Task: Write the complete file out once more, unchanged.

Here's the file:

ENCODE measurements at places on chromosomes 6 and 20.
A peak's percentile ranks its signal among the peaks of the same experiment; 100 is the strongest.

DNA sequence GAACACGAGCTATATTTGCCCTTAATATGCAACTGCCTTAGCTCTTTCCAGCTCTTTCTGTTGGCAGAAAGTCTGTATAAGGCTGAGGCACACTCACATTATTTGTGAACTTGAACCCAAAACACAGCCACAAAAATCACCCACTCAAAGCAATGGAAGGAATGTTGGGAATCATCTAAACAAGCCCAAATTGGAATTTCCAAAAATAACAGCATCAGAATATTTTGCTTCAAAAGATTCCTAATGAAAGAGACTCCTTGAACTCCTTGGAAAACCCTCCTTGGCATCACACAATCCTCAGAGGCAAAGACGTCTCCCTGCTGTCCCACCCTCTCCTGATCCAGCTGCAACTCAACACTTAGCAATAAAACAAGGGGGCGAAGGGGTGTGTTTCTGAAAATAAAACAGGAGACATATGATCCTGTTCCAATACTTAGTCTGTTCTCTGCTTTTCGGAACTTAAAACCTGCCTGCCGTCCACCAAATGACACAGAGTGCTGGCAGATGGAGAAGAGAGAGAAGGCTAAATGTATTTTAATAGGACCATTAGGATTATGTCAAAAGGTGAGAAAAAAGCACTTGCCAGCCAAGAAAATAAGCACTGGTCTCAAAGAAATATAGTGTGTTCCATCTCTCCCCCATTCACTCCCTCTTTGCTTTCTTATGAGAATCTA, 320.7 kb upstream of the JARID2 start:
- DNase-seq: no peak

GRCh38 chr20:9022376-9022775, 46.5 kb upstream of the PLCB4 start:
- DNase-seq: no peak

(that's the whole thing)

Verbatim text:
ENCODE measurements at places on chromosomes 6 and 20.
A peak's percentile ranks its signal among the peaks of the same experiment; 100 is the strongest.

DNA sequence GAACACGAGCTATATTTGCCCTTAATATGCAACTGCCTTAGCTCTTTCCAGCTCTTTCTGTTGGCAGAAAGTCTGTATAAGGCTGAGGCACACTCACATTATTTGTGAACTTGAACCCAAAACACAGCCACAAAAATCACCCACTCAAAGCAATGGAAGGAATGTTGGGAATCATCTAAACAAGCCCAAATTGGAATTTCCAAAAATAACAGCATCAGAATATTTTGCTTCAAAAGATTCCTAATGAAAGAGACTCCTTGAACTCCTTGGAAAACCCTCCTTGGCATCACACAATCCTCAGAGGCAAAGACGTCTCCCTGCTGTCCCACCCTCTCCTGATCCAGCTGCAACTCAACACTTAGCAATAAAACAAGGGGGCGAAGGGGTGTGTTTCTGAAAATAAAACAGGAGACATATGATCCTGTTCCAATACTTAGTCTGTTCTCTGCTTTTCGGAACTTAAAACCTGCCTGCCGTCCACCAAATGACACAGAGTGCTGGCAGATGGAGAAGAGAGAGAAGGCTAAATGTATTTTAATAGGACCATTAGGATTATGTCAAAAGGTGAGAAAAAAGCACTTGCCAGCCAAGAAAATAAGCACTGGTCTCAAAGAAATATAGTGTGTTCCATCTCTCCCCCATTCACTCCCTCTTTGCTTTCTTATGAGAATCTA, 320.7 kb upstream of the JARID2 start:
- DNase-seq: no peak

GRCh38 chr20:9022376-9022775, 46.5 kb upstream of the PLCB4 start:
- DNase-seq: no peak